The eskimo’s tools
Netsilik technology was almost entirely utilitarian in character. Aesthetic manifestations were limited to tattoos on the women’s faces and limbs, long hair sticks, and white fur decorations on the outer coats. An artifact was made because it was indispensable, not because it was pleasing to the senses. The difficulties of travel in the tundra did not allow people to carry useless articles. Every Netsilik Eskimo had to look after his own equipment, make new weapons, and repair the old ones. Despite the complexity of articles such as the kayak and the composite bow, every man had the skills and the tools to be technologically self-sufficient. This was an absolute necessity in the Arctic.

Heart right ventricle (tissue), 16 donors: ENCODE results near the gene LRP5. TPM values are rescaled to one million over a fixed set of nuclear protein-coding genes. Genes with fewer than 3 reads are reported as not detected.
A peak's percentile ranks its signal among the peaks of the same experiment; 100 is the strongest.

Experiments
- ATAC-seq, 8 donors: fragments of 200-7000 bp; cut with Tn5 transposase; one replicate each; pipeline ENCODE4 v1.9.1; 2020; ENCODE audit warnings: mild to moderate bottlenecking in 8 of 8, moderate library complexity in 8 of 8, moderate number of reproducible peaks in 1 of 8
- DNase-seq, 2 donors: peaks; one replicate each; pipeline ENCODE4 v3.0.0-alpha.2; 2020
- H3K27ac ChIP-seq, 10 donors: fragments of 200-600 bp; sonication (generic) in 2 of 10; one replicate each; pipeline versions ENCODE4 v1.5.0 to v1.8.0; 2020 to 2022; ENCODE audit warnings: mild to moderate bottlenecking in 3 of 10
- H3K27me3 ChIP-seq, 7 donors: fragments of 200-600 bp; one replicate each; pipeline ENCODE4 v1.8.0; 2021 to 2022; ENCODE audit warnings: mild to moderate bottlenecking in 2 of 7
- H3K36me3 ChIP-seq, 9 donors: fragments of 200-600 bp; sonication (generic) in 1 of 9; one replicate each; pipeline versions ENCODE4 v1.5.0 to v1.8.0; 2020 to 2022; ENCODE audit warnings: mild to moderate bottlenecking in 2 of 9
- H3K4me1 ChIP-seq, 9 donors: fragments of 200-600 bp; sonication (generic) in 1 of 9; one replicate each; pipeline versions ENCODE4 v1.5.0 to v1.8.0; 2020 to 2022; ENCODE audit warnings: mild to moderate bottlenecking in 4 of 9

During the long migrations or on hunts, when tools were broken, lost, or worn beyond usefulness, substitutes and alternatives were found. Here the Netsilik showed great ingenuity and resourcefulness. If a spear broke, it was repaired quickly by lashing a snow knife to the shaft; if there was no stick to support the drying rack above the lamp in the igloo, a leister was used; when the soapstone lamp was not there, a shallow stone would do. In adversity the Netsilik was quick to improvise with what he had on hand.